Charles Jansen: I have thousands of Data Scientist connection in Linked In. Thanks to this I have a very interested feed of what is happening in the world.
Kaggle is one of my favourite webpage to go to stay updated about the state of the art publication and tools. Many people there are exploring and sharing their code.
And finally, http://www.arxiv-sanity.com that helps one to cherry pick papers.
Share the names of 3 people that you follow in the field of Data Science.
- Andrew Ng
- Andrej Karpathy
- Andrew Trask
Team, Skills and Tools
Which are your favourite Data Analytics Tools that you use to perform in your job, and what are the other tools used widely in your team?
Charles Jansen: Anaconda, Spyder, Jupyter Notebook, Python, Scikit learn, Pandas, Numpy, Dask and Keras would be the one that I use the most.
Help describe some examples of the kind of problems your team is solving in this year?
Charles Jansen: Data extraction is my main problem. But there is other smaller project around speech to text, categorization, etc.
Advice to Aspiring Data Scientists
According to you, what are the top skills, both technical and soft-skills that are needed for Data Analysts and Data Scientists?
Charles Jansen: You need logical thinking, problem understanding and problem-solving skills. Logical thinking because you need it for programming, problem understanding because the problem you are trying to solve is not always obvious, and problem-solving because you often have to find more than one solution to a specific problem (sometimes the first approach isn’t possible because of results, time or resource and you need to rethink the whole approach).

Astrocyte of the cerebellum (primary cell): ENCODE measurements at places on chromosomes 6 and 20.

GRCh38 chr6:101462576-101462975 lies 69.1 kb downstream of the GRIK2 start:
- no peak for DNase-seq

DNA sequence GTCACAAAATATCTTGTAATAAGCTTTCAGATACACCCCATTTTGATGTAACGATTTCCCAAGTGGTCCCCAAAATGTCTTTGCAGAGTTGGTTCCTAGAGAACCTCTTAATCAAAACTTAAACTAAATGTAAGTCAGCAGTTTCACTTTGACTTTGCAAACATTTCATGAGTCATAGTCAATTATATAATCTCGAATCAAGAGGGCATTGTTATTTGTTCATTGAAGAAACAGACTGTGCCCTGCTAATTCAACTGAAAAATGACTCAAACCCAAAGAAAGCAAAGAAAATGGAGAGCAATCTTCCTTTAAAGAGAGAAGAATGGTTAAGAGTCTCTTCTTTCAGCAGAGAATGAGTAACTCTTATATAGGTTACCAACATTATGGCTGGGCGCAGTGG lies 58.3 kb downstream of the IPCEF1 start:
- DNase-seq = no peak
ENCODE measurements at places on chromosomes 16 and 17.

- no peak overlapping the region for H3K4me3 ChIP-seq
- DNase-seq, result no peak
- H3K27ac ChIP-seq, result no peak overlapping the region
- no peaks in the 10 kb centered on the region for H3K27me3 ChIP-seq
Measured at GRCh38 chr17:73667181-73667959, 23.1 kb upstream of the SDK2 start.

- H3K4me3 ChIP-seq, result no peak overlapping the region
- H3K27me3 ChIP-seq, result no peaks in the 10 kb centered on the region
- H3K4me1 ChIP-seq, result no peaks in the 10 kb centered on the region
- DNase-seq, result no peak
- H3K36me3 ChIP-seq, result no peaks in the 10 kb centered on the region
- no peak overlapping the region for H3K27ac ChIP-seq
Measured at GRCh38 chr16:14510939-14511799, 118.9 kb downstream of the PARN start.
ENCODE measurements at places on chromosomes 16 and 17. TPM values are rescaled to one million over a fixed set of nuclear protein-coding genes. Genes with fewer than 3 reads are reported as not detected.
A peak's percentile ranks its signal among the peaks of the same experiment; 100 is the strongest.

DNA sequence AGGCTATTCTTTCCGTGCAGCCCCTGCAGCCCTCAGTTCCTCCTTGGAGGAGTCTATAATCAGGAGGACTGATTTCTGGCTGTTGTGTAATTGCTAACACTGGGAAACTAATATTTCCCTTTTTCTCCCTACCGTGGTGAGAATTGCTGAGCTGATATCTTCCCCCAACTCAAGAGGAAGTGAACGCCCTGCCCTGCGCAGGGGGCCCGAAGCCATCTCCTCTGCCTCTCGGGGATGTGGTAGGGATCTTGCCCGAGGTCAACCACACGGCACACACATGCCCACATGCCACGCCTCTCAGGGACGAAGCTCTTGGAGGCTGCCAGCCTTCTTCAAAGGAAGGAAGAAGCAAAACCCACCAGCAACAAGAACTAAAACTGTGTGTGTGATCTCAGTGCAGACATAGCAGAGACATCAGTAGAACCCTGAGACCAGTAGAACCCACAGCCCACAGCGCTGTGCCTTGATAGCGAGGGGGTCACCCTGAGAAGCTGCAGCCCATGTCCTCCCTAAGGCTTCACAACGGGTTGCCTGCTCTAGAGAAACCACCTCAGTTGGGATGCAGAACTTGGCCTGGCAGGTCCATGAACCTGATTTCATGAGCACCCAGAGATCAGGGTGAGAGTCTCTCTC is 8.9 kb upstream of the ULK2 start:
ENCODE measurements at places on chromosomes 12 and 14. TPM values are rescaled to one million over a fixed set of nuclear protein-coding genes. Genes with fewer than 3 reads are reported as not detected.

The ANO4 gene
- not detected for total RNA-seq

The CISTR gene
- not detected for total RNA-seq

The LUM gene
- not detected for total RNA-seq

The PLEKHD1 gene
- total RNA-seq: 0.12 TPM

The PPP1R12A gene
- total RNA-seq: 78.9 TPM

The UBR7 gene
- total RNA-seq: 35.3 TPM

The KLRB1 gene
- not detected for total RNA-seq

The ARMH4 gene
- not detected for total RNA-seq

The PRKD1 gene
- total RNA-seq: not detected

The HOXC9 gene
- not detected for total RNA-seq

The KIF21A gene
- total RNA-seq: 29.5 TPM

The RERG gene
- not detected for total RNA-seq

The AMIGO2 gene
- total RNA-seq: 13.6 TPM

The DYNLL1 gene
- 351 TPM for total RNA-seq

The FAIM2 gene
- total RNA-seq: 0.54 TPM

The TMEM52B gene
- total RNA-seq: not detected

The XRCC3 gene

How much focus should aspiring data practitioners do in working with messy, noisy data? What are the other areas that they must build their expertise in?
Charles Jansen: A lot! Clean datasets are something you don’t see very often. But most training dataset are pretty clean. Even Kaggle dataset, they tend to be way too clean for a Data Science real like experience (there is some exceptions).